Headache

Headache is one of the most common problems. In the majority of cases it is annoying but otherwise quite a harmless problem. However, sometimes it can be a symptom of serious or even life-threatening diseases. It is simply not possible to list all conditions connected with headache emergence and this article is devoted only to those most common or most serious.

 

Headache cases can be divided for better understanding into primary and secondary. Primary headache can be considered as an individual disease like migraine, tension-type headache and cluster headache. Secondary headache is merely a symptom of another pathological condition.

Causes

Tension headache

This is probably the most common form of headache. It occurs during stress, fatigue and exhaustion. Is rather dull and can not be accurately localized. Skull muscles may play certain role as they get contracted and cause unpleasant pressure. Duration of pain is different; it may take minutes, hours, or even days. Treatment is difficult. It helps to better manage stress and to regularly perform relaxation exercises. Weaker anti-inflammatory drugs or muscle-relaxants may be used during pain attacks.

Migraine

Migraine is a very common female disease with no clear cause. In addition to headaches it manifests as general irritability, intolerance to loud sounds and bright light, fatigue and inefficiency. Migraine is repeated in attack alternated with periods of calm. Many patients are able to recognize incoming attack prematurely. As a therapy we use standard anti-inflammatory drugs or modern and more effective anti-migraine drugs called triptans.

Cluster headache

This special clinical entity occurs mainly in men. These headaches emerge in rapid series with long asymptomatic periods. The cause is not completely clear. Pain usually occurs in one half of the head behind the eye. Triptans are effective like in migraines. During a pain attack oxygen inhalation proved to bring some relief.

Neck-related pain

This is again a very common cause of headache. Stiff neck muscles and blocked cervical spine may start relatively intense headaches. Technically this is referred to as CC syndrome (cervical-cranial or "neck-head" syndrome). Anti-inflammatory drugs, muscle-relaxants, bed rest and rehabilitation (cervical spine rehabilitation, massages) are the best ways of therapy.

High blood pressure

High blood pressure usually has no symptoms, but sometimes headaches, nosebleed or fatigue is observed.

Mineral or metabolic disorders

The vast majority of mineral concentration fluctuations is followed by headache, the same applies to dehydration and the accumulation of waste products and toxic substances in the body (such as by acute kidney failure, chronic kidney failure and liver failure). This group even includes the headache in hangover – a complex result of ethanol waste products accumulation, dehydration and mild hypoglycemia. Headache is also one of symptoms of lead poisoning and carbon monoxide poisoning.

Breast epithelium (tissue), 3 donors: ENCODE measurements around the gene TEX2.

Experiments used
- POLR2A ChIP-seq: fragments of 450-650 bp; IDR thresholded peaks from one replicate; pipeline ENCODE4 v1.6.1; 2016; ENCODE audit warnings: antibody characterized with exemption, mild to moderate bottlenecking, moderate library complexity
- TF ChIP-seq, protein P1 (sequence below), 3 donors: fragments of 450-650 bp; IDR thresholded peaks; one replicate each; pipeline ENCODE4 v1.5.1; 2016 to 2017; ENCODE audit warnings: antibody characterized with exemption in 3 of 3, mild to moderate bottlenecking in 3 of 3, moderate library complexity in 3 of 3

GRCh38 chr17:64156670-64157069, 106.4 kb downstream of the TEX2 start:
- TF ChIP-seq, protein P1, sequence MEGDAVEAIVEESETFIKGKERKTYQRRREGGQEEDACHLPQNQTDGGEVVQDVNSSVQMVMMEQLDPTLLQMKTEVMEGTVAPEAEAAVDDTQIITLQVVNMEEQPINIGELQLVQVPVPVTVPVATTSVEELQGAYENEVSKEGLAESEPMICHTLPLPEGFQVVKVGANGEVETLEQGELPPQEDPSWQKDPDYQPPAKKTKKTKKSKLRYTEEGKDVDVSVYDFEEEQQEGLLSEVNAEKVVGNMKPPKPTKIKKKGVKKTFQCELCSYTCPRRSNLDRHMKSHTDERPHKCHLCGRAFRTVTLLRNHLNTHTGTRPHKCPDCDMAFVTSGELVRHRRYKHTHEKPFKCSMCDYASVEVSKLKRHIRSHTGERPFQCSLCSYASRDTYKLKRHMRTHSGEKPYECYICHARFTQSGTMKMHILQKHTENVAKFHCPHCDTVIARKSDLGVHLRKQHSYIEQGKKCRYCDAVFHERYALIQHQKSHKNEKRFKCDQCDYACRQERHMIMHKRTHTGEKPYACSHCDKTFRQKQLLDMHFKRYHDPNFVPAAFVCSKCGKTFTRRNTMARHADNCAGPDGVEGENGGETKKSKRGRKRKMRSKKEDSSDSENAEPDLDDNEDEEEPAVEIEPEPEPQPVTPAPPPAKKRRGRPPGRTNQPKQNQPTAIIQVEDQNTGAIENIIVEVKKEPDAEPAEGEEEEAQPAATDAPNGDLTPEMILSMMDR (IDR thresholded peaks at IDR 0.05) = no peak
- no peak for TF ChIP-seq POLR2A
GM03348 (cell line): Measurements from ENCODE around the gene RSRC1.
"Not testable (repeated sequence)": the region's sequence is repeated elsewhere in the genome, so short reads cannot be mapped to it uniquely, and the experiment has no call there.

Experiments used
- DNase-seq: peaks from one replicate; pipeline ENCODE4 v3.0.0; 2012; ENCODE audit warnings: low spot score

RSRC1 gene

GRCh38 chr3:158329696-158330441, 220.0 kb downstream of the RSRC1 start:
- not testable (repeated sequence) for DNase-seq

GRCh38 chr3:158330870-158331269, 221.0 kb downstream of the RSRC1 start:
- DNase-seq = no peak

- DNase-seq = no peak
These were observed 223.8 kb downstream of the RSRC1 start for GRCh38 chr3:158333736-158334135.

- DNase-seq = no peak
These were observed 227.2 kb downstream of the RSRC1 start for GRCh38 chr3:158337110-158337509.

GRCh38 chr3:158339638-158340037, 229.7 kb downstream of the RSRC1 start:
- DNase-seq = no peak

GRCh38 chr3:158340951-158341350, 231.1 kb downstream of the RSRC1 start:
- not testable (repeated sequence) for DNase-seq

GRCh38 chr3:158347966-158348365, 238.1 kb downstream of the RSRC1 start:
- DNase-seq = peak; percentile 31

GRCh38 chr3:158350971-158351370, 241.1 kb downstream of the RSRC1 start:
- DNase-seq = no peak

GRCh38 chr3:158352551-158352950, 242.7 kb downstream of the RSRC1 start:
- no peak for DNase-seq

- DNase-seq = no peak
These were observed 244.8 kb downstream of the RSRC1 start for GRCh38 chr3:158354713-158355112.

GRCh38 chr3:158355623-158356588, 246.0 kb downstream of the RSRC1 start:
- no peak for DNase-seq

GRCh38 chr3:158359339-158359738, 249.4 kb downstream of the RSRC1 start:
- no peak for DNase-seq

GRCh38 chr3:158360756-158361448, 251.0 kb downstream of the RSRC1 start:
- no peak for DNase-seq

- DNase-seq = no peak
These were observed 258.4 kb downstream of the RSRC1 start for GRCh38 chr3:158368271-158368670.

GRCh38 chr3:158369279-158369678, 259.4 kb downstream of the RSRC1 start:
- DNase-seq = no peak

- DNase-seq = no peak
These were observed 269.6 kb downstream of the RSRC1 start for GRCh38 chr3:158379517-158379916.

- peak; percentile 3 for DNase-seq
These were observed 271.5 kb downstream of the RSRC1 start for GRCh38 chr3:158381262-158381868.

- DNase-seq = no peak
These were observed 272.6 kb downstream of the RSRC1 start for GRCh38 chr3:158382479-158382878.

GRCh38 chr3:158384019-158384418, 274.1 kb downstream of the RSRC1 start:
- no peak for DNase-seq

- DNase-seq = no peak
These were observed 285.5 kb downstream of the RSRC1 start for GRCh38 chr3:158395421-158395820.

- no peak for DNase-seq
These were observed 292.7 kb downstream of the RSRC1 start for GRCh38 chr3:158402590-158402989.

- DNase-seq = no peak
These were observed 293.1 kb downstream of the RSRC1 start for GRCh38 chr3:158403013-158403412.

Subarachnoid hemorrhage

This is one of the most dangerous causes of headache. Headache occurs suddenly and it is extremely strong. The most common cause is a sudden burst of a sac-shaped aneurysm of cerebral vessels. For that reason it is always important not to underestimate a sudden acute headache. Extensive bleeding into subarachnoid space is often fatal even with urgent correct diagnostic or treatment.

Increased intracranial pressure

It is usually accompanied by conditions associated with cerebral edema (brain swelling). The increase of pressure may occur for many reasons – primary brain tumors and metastases of other tumors, brain infections, subdural and epidural hematomas, extensive bleeding in the brain, etc.

Brain infections including meningitis

Inflammation of brain tissue (encephalitis) and meningitis cause not only headache, but also fever, photophobia and vomiting. Especially during meningitis there is a pain in the back of neck when bending head forward.

Increased body temperature

Any infection in the body, that is associated with fever, often manifests by a headache. Very strong headache is present by kidney infection (pyelonephritis). It could even mimic meningitis.

Stroke

A headache might be present, but is not the most common symptom. Stroke causes more often muscle paralysis, impaired speech or impaired consciousness.

Head injuries

Most head and brain injuries are associated with pain. As the least serious injury of brain tissue can be described as a concussion, which is annoying, but not associated with any neurological disorder or finding on computed tomography of brain.

Diagnostic approach

It is important to distinguish between serious causes of headaches from banal ones. It is easy to say it, but in praxis it is often very challenging. The basic examination method is neurological examination supported by brain computed tomography or magnetic resonance imaging. In addition to imaging techniques it is advisable to check the basic physiological values that might have some relationship to headache – blood pressure measurement, blood test, etc.